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story.lead_photo.caption Jasmine Jones (left) of Little Rock waits in the rain for her daughter to finish a ride at the Arkansas State Fair on Oct. 15. Fair officials said persistent rain caused an operating shortfall at this year’s event, and lawmakers endorsed a plan Wednesday to allocate up to $911,050 in rainy-day funds to cover the losses. - Photo by John Sykes Jr.

A legislative panel on Wednesday endorsed a plan that will give the State Fair access to nearly $1 million in state rainy-day funds to help reduce operating losses from a rain-soaked 2018 event.

One Northwest Arkansas lawmaker called the move a bailout.

Gov. Asa Hutchinson asked legislators to transfer up to $911,050 in rainy-day funds to the state Department of Agriculture for a grant to the State Fair.

Hutchinson also asked the Legislative Council's Performance Evaluation and Expenditure Review Subcommittee to transfer another $150,000 from the rainy-day fund to the Department of Higher Education for a grant to the nonprofit Arkansas Community Colleges.

After about 10 minutes of discussion on the money for the State Fair, the subcommittee recommended that the Legislative Council approve the governor's request during its meeting Friday.

Doug White, secretary-treasurer of the Arkansas State Fair and Livestock Show Association board, told lawmakers that the primary reason for the fair's operating shortfall this year is "really due to the fact that we had six days of rain" during the 10-day run in October.

"Two of our weekend days were completely washed, and that really hurts," he said.

Rep. Mary Bentley, R-Perryville, pressed White about whether there were any expenses that fair officials didn't expect in the past few months that contributed to the funding shortfall.

White maintained that the major reason was the rain, but he said that he, Sen. Bruce Maloch, D-Magnolia, and officials with the Department of Finance and Administration also are reviewing some of the fair's contracts with an eye toward savings.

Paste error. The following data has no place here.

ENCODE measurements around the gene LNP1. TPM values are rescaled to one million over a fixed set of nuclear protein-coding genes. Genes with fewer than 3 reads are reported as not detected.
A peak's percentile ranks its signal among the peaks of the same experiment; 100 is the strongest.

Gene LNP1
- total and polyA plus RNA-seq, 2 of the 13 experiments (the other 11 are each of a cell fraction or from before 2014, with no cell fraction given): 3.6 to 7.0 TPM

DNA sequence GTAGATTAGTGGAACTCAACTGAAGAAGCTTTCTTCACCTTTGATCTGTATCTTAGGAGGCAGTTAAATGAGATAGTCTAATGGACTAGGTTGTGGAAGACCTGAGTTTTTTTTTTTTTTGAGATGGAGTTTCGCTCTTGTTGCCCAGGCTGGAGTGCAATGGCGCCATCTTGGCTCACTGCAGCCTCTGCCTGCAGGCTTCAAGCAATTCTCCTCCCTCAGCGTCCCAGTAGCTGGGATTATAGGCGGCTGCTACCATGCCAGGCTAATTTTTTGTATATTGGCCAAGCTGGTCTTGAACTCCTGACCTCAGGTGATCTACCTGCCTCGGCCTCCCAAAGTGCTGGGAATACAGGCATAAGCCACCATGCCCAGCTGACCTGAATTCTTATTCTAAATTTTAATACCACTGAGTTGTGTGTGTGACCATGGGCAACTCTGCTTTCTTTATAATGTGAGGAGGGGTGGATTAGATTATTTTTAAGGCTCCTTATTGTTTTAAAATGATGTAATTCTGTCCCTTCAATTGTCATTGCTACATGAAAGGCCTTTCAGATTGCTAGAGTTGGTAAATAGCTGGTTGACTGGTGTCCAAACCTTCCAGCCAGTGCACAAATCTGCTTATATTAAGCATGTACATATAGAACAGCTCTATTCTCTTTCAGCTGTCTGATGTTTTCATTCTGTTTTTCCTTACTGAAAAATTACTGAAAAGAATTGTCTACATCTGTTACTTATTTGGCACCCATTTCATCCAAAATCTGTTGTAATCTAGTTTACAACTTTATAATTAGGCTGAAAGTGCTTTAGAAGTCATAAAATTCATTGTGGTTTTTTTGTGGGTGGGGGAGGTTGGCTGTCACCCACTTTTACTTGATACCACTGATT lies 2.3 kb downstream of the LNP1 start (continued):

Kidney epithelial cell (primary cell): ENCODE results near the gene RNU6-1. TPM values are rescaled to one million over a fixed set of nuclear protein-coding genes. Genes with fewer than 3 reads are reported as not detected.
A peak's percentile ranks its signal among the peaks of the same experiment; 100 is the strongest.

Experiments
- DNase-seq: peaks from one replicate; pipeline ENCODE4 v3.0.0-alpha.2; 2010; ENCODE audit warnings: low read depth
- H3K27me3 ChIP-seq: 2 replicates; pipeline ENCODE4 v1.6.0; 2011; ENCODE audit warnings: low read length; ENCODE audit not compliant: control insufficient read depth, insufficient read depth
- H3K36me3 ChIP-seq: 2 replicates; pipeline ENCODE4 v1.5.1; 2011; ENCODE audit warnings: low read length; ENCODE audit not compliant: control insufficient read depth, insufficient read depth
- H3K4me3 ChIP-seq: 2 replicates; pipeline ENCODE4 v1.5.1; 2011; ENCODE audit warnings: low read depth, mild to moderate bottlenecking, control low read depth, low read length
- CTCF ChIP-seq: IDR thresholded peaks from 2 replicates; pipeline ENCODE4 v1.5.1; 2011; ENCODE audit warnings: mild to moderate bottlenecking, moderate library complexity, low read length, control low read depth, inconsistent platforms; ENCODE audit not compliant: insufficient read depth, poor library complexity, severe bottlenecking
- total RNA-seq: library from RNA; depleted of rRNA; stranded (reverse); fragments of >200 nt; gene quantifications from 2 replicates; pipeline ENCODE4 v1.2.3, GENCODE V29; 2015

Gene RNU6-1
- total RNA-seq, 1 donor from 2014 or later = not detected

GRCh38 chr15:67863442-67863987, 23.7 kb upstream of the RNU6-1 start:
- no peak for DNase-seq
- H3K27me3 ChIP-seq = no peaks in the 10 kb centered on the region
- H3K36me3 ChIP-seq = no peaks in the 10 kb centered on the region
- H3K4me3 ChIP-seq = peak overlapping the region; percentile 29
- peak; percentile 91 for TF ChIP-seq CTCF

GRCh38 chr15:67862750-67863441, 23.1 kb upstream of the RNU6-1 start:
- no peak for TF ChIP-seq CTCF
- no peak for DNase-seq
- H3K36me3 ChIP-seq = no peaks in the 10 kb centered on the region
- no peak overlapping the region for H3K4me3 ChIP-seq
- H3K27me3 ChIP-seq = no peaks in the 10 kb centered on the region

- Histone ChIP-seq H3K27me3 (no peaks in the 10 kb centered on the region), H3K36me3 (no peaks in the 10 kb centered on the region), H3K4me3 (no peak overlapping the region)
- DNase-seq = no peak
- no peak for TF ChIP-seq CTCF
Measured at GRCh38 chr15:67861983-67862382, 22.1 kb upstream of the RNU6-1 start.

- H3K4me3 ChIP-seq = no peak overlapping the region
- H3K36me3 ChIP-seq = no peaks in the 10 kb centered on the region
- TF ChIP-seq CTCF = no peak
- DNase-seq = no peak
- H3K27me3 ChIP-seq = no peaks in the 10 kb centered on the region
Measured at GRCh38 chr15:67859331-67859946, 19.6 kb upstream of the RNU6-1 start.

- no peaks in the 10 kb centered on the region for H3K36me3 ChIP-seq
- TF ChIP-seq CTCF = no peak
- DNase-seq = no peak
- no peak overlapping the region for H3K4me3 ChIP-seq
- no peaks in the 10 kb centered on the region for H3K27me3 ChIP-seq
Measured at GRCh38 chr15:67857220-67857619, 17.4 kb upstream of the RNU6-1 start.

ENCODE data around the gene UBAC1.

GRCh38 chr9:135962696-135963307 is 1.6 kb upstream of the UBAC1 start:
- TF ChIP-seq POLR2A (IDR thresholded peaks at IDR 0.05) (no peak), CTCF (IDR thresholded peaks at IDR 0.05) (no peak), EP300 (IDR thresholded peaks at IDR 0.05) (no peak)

Maloch is chairman of the fair association board. He is also co- chairman of the subcommittee that was considering the governor's fund request and recused himself during the discussion.

"We are having a board meeting tomorrow and the operating budget is much, much thinner," White assured lawmakers.

After the meeting, White said he's now the interim director and general manager of the fair's nonprofit organization, called the Arkansas Livestock Show Association, as a result of the board's Dec. 4 meeting.

Ralph Shoptaw, the groups' general manager and president, is retiring, effective at the end of this year, White said. Shoptaw, 71, has been in his post for 13½ years and decided to retire on his own, he added.

The association has an annual operating budget of $4.2 million. About 60 percent -- $2.7 million to $2.8 million -- is dependent on the annual fair and the rest on other events held at the fairgrounds during the year, White said in an interview.

Fair officials anticipated a profit from this year's event but lost about $600,000 because of the weather, White said.

The association has already cut the number of full-time employees from 18 to 13, he said. Some of those workers had intended to leave, and a few lawn-maintenance jobs will be contracted out, he said.

State budget administrator Duncan Baird told lawmakers Wednesday that finance department Deputy Director Paul Louthian has been reviewing the fair organization's finances since officials were made aware of its financial difficulties.

"Their expenditures exceeded their revenues over the last few months," he said. "Since this issue was brought up, they have made some changes. They made some personnel reductions. They've looked at their expenditures. I think some of the contracts have really adjusted, so they are in a better position going forward.

"But there are still those expenses that have come in in the last few months that need to be paid," Baird said. "Essentially they have these dollars that are owed, so this rainy-day release would fund that."